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Regulation and Compliance > Federal Regulation > DOL

Wagner wages war over DOL rule

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The second-term Republican congresswoman from Missouri has become the de facto tip-of-the-spear against the Department of Labor’s recently proposed conflict of interest rule, which seeks to place a fiduciary standard of care on all advisors to retirement plans and individual retirement accounts.

“I find it despicable that Sen. Warren, D-Massachusetts, would take an entire industry and essentially call them all snake-oil salesman,” said Rep. Anne Wagner in an interview between appropriations votes on the House Floor last week.

“This proposal is another instance of top-down, Washington-knows-best approach. But the Obama Administration has shown no investor harm. This rule is a solution in search of a problem,” she said.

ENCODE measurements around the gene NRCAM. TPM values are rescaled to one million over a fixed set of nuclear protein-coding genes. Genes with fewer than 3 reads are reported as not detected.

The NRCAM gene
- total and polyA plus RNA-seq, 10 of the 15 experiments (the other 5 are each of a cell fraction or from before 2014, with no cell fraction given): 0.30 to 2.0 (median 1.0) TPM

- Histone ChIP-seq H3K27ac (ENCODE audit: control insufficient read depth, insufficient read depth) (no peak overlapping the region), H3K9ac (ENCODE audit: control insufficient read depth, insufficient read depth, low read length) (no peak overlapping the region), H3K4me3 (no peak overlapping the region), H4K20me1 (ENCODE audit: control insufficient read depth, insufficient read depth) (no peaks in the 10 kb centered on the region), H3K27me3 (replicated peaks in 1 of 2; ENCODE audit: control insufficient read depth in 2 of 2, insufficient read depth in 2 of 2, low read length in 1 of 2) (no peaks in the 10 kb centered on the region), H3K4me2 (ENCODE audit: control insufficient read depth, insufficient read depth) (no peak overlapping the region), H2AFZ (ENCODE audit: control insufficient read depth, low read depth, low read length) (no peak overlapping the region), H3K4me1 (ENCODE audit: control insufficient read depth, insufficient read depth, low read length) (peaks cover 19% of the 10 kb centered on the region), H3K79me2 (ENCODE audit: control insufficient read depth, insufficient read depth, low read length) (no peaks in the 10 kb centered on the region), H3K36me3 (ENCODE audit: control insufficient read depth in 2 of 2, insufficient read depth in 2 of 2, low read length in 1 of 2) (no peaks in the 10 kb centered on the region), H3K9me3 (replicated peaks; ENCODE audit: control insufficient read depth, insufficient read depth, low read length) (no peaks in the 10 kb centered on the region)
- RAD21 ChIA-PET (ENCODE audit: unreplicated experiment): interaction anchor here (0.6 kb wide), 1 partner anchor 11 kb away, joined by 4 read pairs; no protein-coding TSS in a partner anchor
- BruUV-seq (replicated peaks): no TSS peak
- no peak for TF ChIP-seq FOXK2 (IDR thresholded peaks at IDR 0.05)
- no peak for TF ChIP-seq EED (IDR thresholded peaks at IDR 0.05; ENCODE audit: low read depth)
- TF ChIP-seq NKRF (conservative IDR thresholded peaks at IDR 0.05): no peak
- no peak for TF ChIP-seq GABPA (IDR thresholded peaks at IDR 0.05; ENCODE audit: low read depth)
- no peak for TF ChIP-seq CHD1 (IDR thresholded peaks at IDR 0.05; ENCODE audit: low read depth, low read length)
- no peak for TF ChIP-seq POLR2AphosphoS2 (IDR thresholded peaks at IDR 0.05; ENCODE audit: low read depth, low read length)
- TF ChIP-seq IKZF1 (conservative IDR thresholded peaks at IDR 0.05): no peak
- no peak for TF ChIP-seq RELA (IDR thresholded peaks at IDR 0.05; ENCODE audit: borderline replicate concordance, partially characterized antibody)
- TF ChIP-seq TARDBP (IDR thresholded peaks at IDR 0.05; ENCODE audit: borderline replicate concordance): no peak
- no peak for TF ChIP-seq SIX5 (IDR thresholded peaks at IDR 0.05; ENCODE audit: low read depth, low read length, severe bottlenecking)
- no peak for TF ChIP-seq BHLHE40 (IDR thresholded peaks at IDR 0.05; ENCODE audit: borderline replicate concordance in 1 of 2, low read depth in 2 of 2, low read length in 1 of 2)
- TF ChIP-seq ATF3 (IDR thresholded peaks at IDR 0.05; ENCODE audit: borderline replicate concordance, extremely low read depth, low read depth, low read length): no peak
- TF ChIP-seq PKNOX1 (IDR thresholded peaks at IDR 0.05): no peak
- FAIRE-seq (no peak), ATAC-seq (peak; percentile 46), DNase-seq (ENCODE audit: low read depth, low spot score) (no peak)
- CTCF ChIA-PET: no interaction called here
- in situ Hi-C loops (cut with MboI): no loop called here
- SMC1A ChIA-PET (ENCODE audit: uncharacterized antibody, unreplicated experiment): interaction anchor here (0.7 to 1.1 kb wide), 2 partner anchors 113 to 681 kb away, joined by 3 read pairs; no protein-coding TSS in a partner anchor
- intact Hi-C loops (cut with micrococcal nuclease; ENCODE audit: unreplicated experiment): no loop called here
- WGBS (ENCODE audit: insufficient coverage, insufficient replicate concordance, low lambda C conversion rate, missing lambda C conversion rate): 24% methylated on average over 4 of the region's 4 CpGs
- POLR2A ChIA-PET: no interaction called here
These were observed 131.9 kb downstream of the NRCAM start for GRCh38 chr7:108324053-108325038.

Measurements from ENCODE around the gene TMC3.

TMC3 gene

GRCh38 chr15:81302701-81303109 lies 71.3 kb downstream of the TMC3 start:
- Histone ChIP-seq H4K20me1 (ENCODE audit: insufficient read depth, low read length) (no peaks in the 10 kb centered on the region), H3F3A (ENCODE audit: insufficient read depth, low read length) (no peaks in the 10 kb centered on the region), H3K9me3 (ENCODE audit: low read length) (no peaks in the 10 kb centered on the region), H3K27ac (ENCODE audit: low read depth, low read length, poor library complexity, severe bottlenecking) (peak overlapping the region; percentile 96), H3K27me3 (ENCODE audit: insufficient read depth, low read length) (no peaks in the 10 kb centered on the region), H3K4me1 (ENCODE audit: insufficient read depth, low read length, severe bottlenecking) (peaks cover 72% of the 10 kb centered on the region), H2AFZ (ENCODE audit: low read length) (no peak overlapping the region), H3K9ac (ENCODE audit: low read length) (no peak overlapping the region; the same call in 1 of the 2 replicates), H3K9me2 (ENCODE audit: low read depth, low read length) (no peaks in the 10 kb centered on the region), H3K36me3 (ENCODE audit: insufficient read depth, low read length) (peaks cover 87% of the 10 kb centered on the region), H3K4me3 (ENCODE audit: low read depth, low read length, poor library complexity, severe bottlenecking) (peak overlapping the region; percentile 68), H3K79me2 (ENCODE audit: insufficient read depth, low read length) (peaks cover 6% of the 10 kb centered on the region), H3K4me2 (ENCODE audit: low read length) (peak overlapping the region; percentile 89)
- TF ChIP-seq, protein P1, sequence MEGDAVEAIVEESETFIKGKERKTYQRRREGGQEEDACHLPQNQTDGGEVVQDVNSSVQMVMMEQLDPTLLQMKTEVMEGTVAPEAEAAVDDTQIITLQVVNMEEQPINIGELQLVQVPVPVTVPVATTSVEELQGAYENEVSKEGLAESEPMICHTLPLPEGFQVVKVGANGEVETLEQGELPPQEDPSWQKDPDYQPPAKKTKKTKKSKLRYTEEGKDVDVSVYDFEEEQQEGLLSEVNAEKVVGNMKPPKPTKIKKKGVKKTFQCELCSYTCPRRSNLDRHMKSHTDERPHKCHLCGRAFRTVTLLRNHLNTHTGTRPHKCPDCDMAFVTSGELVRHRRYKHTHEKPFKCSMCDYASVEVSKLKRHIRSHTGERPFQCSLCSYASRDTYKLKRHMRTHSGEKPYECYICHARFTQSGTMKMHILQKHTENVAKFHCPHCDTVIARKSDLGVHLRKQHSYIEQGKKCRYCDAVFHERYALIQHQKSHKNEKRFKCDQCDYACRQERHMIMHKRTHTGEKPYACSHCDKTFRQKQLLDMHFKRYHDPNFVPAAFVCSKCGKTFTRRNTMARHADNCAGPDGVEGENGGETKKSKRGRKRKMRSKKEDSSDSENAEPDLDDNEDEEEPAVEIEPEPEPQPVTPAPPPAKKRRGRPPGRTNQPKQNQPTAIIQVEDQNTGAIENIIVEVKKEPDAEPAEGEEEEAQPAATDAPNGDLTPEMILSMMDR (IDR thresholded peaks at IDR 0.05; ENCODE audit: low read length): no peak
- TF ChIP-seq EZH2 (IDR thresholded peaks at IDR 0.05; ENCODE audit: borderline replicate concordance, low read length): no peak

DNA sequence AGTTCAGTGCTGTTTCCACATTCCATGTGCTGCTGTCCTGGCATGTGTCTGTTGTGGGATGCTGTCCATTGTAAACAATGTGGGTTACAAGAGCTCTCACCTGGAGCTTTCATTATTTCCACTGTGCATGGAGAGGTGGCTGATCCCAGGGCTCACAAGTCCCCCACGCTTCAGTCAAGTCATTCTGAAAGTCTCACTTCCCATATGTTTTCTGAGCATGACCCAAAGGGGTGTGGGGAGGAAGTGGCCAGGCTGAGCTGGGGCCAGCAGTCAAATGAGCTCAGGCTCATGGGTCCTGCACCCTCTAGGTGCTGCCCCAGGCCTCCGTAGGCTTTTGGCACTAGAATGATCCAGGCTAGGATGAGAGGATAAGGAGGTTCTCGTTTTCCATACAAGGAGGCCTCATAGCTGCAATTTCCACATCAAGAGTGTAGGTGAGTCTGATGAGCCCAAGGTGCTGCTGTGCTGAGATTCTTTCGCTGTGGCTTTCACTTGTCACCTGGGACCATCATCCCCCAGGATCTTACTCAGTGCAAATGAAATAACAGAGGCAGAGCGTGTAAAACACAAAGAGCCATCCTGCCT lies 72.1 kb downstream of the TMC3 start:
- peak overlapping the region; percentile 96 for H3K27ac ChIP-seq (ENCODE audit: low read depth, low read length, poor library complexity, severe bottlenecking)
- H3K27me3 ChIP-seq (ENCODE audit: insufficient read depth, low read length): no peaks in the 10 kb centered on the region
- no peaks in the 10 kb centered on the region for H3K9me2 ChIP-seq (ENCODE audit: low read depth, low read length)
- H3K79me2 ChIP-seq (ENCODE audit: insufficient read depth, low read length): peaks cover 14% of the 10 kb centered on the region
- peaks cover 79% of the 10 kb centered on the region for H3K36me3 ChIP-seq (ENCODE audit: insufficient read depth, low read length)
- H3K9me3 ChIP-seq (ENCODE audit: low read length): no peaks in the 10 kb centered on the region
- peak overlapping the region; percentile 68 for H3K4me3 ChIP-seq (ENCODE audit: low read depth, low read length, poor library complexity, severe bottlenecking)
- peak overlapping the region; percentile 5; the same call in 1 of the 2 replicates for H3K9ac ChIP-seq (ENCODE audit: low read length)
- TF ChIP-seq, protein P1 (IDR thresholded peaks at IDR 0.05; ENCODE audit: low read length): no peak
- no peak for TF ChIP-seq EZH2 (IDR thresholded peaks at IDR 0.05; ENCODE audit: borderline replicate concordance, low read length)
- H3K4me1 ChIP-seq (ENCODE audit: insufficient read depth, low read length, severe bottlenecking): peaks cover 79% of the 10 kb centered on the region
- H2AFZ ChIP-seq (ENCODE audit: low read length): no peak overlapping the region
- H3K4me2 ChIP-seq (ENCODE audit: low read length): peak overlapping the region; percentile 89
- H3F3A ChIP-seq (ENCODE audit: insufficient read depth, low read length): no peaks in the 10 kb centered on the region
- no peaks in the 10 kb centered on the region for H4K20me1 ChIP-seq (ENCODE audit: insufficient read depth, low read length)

Since the Department of Labor released its proposed fiduciary rule a couple of weeks ago, momentum seems to have shifted in favor of those for it.

Labor Secretary Thomas Perez has been unambiguous in relating the Administration’s intention to see the proposal through, saying not establishing a new rule is not an “acceptable outcome,” in the press conference announcing the proposal’s release.

Even some of the largest broker-dealer stakeholders have stuck a more accommodative tone since the proposal’s release. John Thiel, head of wealth management at Merrill Lynch, has encouraged the industry to work in a “constructive and collaborative” manner with the DOL.

LPL, the nation’s largest independent broker-dealer, said it was “encouraged” by concessions the DOL made in its new proposal.

And last week, Sec. Perez quickly refused to oblige a request from broker and insurance industry advocates to extend the ongoing 75-day comment period, according to reporting in ThinkAdvisor.

Wagner says she knows what she’s up against, “Nothing about this will be easy.”

When she introduced the Retail Investor Protection Act in 2013, she and her cohorts were able to garner notable bi-partisan support. Ultimately the bill died in the Senate, which was under Democratic control at the time.